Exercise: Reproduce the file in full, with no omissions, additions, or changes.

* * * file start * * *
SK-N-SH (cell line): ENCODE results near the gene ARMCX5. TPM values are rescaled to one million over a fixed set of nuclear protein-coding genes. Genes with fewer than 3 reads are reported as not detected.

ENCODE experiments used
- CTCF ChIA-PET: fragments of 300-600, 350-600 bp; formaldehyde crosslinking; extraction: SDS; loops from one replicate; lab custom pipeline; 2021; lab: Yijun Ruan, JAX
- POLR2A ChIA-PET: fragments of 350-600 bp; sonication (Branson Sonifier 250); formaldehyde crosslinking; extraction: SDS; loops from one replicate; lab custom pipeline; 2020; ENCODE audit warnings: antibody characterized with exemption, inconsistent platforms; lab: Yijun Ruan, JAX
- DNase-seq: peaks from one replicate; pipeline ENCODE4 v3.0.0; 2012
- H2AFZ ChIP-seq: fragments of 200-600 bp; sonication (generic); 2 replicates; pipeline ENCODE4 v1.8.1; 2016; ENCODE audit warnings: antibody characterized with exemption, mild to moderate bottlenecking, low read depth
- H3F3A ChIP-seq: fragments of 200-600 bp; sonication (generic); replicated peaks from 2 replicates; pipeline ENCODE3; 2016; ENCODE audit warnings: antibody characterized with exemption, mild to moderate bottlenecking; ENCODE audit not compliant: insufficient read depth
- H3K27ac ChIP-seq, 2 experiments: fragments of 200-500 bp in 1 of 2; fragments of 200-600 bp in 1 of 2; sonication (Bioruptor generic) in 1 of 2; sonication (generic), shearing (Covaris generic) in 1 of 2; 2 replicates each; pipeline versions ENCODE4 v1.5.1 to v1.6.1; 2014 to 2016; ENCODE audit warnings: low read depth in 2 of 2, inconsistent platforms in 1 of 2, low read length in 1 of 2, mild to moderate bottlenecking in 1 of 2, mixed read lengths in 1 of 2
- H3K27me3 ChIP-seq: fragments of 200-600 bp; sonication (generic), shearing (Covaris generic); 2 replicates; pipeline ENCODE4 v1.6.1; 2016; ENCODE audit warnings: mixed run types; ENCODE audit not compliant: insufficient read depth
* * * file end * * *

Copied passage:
SK-N-SH (cell line): ENCODE results near the gene ARMCX5. TPM values are rescaled to one million over a fixed set of nuclear protein-coding genes. Genes with fewer than 3 reads are reported as not detected.

ENCODE experiments used
- CTCF ChIA-PET: fragments of 300-600, 350-600 bp; formaldehyde crosslinking; extraction: SDS; loops from one replicate; lab custom pipeline; 2021; lab: Yijun Ruan, JAX
- POLR2A ChIA-PET: fragments of 350-600 bp; sonication (Branson Sonifier 250); formaldehyde crosslinking; extraction: SDS; loops from one replicate; lab custom pipeline; 2020; ENCODE audit warnings: antibody characterized with exemption, inconsistent platforms; lab: Yijun Ruan, JAX
- DNase-seq: peaks from one replicate; pipeline ENCODE4 v3.0.0; 2012
- H2AFZ ChIP-seq: fragments of 200-600 bp; sonication (generic); 2 replicates; pipeline ENCODE4 v1.8.1; 2016; ENCODE audit warnings: antibody characterized with exemption, mild to moderate bottlenecking, low read depth
- H3F3A ChIP-seq: fragments of 200-600 bp; sonication (generic); replicated peaks from 2 replicates; pipeline ENCODE3; 2016; ENCODE audit warnings: antibody characterized with exemption, mild to moderate bottlenecking; ENCODE audit not compliant: insufficient read depth
- H3K27ac ChIP-seq, 2 experiments: fragments of 200-500 bp in 1 of 2; fragments of 200-600 bp in 1 of 2; sonication (Bioruptor generic) in 1 of 2; sonication (generic), shearing (Covaris generic) in 1 of 2; 2 replicates each; pipeline versions ENCODE4 v1.5.1 to v1.6.1; 2014 to 2016; ENCODE audit warnings: low read depth in 2 of 2, inconsistent platforms in 1 of 2, low read length in 1 of 2, mild to moderate bottlenecking in 1 of 2, mixed read lengths in 1 of 2
- H3K27me3 ChIP-seq: fragments of 200-600 bp; sonication (generic), shearing (Covaris generic); 2 replicates; pipeline ENCODE4 v1.6.1; 2016; ENCODE audit warnings: mixed run types; ENCODE audit not compliant: insufficient read depth